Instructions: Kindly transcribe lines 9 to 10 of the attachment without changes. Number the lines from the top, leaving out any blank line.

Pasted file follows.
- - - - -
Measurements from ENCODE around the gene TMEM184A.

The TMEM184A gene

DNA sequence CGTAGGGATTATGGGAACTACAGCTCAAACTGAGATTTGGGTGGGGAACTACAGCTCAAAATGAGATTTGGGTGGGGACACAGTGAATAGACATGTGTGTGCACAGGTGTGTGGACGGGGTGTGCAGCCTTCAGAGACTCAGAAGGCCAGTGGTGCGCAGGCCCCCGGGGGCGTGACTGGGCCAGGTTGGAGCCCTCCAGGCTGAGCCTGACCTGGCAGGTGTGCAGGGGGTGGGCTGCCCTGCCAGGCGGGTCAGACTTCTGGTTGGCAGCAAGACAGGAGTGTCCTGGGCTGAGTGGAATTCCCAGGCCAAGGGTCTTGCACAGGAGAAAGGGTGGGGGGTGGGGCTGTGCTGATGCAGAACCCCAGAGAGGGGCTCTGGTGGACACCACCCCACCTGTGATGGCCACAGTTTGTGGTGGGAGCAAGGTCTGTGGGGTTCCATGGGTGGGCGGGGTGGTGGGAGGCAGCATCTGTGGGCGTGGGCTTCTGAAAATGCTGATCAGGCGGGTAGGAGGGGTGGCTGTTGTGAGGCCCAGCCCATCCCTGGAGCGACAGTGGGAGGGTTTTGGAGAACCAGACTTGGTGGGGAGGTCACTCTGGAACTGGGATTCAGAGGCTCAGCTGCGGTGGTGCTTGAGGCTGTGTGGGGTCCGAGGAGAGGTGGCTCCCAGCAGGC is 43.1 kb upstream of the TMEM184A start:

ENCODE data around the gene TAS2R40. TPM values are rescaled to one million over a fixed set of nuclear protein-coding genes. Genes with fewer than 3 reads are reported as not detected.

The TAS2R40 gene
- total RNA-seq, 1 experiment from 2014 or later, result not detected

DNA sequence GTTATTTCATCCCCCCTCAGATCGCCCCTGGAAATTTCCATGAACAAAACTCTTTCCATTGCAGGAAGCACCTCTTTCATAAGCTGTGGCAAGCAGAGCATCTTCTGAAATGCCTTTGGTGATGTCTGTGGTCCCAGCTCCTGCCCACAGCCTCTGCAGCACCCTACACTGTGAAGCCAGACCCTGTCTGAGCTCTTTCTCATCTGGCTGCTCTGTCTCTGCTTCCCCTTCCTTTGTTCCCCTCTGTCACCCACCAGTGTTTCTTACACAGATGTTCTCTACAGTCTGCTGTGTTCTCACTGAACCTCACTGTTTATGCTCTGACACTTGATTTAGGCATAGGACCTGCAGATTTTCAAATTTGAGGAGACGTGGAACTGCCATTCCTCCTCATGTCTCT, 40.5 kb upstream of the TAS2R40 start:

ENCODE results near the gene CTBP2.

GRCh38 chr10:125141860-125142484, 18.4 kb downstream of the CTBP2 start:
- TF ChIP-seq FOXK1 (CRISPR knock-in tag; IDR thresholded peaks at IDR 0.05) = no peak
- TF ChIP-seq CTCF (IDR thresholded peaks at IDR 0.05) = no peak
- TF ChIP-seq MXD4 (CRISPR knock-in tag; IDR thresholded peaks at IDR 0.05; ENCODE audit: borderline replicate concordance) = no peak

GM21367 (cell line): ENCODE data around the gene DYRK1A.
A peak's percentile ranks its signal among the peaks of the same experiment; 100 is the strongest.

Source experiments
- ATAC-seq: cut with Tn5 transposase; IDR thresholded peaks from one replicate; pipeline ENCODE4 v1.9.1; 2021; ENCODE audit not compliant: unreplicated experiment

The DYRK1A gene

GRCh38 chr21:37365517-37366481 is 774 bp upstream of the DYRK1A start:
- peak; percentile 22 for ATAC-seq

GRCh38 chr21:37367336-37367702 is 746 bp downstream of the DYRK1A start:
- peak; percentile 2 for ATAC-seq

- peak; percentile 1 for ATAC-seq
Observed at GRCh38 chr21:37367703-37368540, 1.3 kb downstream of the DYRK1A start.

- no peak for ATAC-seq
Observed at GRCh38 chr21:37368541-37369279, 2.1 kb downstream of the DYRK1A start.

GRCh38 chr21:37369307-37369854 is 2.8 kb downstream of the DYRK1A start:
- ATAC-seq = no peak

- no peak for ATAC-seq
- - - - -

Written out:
GRCh38 chr10:125141860-125142484, 18.4 kb downstream of the CTBP2 start:
- TF ChIP-seq FOXK1 (CRISPR knock-in tag; IDR thresholded peaks at IDR 0.05) = no peak